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Review #3 #52

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jmgilmer opened this issue Jun 9, 2018 · 1 comment
Open

Review #3 #52

jmgilmer opened this issue Jun 9, 2018 · 1 comment
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@jmgilmer
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@jmgilmer jmgilmer commented Jun 9, 2018

The following peer review was solicited as part of the Distill review process. The review was formatted by the editor to help with readability.

The reviewer chose to keep anonymity. Distill offers reviewers a choice between anonymous review and offering reviews under their name. Non-anonymous review allows reviewers to get credit for the service them offer to the community.

Distill is grateful to the reviewer for taking the time to write such a thorough review.


Overall:

I love the subject material in the article. I wish it educated me more.

Currently the article advocates a viewpoint, that is, that image generation algorithms often should work in non-pixel-spaces. However, the article feels like it would be stronger and more useful if it were written from the point of view of teaching me how to do it rather than just convincing me that it should be done.

In particular, most of the examples in the article omit key details that I would want to understand if I were to want to try to apply the ideas. In general, the simpler the example, the more explicit I wish the details were, because then I could try them out more quickly.

I think the article would be better if, for each algorithm it:

  • Writes the specific transformation (as math, or as pseudocode) instead of only describing it in words.
  • Writes what the loss would have been before transformation (if applicable), and write down the new loss on the transformed space (showing the sort of adjustments needed).

Even though this might add a few formulas, I suspect that with the right notation, it would actually make the article more readable.

Feedback and questions on each section:

(1) The aligned neuron visualization example describes the parameterization as N(P[shared] + P[unique]), where N is the sigmoid and P[unique] is "high resolution".
A few extra details might make it much easier to understand what is happening:

  • What's the loss? In particular, how is P[unique] constrained or regularized to be a "high resolution" component? Is an extra term needed in the loss when optimizing P[unique], or does it happen naturally without any extra terms?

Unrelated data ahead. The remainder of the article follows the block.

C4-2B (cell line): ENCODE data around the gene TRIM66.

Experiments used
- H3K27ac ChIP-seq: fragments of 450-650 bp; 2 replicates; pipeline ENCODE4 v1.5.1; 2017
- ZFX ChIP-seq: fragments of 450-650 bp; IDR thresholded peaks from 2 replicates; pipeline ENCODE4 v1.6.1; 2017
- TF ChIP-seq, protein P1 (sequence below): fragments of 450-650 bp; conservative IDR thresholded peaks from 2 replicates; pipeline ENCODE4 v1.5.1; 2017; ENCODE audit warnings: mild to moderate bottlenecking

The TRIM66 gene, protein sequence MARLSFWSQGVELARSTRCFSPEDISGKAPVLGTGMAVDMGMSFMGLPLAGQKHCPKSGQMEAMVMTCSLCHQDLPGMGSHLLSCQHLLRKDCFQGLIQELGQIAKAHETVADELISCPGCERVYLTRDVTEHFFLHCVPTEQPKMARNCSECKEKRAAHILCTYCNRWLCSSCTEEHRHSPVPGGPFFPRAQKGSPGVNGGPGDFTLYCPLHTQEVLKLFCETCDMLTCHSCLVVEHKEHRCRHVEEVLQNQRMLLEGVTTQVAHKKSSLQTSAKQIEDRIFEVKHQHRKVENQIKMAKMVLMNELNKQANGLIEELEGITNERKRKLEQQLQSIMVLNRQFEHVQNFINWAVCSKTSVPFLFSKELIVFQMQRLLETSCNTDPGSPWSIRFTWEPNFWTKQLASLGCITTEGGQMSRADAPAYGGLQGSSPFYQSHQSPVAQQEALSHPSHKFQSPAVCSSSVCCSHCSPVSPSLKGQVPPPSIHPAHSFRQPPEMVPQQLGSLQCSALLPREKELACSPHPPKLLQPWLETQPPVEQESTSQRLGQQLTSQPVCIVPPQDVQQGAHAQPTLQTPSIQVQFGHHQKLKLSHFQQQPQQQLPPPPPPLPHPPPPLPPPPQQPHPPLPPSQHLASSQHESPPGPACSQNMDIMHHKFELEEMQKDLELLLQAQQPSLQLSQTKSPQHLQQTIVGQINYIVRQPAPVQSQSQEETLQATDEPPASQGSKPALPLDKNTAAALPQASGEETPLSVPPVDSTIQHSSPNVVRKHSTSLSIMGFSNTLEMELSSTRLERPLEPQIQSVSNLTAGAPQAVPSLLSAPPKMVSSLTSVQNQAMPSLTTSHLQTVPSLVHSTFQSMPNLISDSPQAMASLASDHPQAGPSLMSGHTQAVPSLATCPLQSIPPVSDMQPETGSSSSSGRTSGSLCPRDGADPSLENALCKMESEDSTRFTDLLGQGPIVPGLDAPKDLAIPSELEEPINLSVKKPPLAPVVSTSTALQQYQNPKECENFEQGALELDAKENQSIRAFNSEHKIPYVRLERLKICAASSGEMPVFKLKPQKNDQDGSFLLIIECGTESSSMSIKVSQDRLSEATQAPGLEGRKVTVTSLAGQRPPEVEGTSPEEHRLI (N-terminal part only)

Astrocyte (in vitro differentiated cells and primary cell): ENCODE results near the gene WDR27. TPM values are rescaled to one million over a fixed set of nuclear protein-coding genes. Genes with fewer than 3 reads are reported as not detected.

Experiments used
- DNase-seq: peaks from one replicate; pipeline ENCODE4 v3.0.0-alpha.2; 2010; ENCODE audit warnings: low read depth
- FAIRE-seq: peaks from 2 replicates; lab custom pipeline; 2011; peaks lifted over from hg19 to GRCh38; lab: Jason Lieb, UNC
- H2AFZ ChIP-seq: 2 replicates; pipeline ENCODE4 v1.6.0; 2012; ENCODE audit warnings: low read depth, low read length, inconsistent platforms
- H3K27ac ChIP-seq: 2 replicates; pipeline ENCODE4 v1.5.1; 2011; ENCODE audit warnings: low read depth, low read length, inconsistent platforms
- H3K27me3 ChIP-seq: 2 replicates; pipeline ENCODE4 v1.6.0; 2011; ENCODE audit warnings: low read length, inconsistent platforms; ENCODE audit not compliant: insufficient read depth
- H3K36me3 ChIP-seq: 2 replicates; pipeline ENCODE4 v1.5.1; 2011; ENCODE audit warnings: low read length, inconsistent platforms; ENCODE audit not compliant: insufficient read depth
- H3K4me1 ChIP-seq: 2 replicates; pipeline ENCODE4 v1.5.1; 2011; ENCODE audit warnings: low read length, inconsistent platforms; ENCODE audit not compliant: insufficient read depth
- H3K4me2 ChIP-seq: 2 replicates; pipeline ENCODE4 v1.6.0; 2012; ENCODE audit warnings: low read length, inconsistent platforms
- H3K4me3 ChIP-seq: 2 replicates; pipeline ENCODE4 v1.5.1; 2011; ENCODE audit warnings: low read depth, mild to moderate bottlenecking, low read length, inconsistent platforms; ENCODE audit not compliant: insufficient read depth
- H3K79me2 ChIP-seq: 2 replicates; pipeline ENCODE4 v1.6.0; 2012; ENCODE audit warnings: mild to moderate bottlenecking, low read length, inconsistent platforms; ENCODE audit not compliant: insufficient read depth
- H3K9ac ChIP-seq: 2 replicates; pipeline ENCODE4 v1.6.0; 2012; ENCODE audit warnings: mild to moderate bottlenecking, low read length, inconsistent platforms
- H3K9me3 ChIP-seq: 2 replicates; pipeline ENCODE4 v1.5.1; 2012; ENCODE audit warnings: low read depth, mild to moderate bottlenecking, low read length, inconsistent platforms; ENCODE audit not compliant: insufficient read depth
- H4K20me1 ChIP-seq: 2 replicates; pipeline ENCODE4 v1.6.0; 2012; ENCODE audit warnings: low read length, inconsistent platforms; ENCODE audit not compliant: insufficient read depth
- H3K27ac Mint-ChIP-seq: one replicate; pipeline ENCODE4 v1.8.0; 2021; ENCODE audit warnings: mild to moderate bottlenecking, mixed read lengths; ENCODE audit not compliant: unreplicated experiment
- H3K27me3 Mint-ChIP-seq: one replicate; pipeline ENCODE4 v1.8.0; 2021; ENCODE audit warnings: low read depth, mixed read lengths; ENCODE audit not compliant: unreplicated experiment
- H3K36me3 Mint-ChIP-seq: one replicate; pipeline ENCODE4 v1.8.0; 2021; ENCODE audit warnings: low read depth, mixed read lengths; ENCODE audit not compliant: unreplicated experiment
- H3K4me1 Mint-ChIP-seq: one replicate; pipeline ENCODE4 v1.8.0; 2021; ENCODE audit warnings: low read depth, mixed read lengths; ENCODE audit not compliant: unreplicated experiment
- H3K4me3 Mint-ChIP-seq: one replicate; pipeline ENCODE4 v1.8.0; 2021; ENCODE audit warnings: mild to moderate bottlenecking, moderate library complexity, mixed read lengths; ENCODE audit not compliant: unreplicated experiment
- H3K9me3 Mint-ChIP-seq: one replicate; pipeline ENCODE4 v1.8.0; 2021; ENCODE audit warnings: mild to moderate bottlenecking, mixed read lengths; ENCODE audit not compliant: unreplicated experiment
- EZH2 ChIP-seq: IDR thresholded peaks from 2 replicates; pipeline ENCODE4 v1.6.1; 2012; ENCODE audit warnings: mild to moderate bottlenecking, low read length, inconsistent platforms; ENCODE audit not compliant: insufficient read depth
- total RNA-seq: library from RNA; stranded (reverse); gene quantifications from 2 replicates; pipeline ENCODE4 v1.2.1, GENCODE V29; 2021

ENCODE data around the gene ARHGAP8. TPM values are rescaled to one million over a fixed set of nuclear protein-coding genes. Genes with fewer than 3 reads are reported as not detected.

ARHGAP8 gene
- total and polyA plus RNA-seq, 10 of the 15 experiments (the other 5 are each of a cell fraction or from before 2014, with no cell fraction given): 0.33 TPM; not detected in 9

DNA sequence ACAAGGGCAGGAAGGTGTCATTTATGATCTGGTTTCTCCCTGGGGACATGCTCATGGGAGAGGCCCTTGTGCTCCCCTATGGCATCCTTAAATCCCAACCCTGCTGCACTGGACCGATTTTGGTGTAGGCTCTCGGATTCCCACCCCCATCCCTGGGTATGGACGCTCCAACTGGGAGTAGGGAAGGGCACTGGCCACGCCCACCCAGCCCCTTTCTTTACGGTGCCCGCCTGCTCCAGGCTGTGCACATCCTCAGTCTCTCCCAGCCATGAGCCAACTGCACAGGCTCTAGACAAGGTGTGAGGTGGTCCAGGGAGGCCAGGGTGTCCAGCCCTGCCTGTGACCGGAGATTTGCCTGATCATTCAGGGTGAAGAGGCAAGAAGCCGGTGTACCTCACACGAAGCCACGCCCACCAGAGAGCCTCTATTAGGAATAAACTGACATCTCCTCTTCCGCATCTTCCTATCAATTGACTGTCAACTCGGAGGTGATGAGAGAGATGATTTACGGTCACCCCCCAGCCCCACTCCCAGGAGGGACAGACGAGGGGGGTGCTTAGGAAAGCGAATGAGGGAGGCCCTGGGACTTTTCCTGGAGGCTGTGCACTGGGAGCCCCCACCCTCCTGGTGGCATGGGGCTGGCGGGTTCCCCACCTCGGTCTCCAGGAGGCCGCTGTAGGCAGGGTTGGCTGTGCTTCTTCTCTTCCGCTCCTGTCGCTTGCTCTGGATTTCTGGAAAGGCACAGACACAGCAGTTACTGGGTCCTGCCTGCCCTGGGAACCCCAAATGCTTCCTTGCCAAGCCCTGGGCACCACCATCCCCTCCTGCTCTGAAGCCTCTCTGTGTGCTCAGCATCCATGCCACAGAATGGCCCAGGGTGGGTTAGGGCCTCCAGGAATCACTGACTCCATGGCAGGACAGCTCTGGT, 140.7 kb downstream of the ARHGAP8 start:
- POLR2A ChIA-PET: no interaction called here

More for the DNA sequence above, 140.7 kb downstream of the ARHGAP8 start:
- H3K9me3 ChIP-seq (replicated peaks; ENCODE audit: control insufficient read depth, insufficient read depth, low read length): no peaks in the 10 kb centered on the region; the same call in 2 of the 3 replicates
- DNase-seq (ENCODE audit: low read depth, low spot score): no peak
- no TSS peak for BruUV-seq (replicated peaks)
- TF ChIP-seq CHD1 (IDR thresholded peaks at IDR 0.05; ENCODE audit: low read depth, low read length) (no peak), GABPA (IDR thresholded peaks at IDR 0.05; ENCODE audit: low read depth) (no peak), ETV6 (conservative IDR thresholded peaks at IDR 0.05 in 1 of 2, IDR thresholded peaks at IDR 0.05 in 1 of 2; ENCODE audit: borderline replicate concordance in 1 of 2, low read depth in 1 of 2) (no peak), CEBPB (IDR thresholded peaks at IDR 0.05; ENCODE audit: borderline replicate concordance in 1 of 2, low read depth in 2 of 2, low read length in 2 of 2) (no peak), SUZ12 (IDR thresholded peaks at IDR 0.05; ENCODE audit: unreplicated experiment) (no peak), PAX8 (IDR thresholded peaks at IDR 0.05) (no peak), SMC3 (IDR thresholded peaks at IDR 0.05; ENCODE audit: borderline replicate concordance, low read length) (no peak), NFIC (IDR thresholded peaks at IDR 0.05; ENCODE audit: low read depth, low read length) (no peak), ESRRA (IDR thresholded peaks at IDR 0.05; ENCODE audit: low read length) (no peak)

• How is P[shared] chosen? Is the choice important? The example illustrated looks like a smoothed version of a single random result.
  • The text says that usually N is a sigmoid. If there are other good choices, what are they? If the sigmoid is the best choice, just say N is a sigmoid.

(2) On style transfer, it is asserted that optimizing the learned image in Fourier space yields better-looking results on non-VGG architectures, but again it would be easier to read if you were more explicit on exactly how the process is different. Here the puzzle is how the loss is affected.

  • Rather than just citing Olaf, go ahead and write down their loss function as a starting point.
  • What's the loss in your new setup? In your switch to Fourier space, is the content loss still computed in pixel space, or is the content loss now in Fourier space? Are there any tricky considerations when doing the loss in the frequency domain?
  • In your switch to Googlenet, which layers go into your style loss (not necessarily obvious, considering the nontrivial topology)? Are the results very sensitive to the by-layer weights?
  • As a non-expert in style transfer who doesn't have experience in the difficulty of getting non-VGG networks to work, I wasn't super-convinced by the negative examples, because I wondered if other factors might have caused them to not work well. Low-level details seem to be overemphasized in the negative examples, but it leaves me wondering if that could have been repaired other ways, by changing the weighting of high-level vs low-level layers in the style loss. Is there other evidence that the improvement is due to the switch to frequency space?
  • The interesting assertion is made that the difficulty of style transfer on other architectures is due to checkerboard patterns in gradients. Can that be visualized? Why would we expect the move to Fourier space fix the problem - and is there any illustration that can show how or why that particular problem is fixed?

(3) On transparent neuron visualizations.

The simplicity of this example+idea is really nice.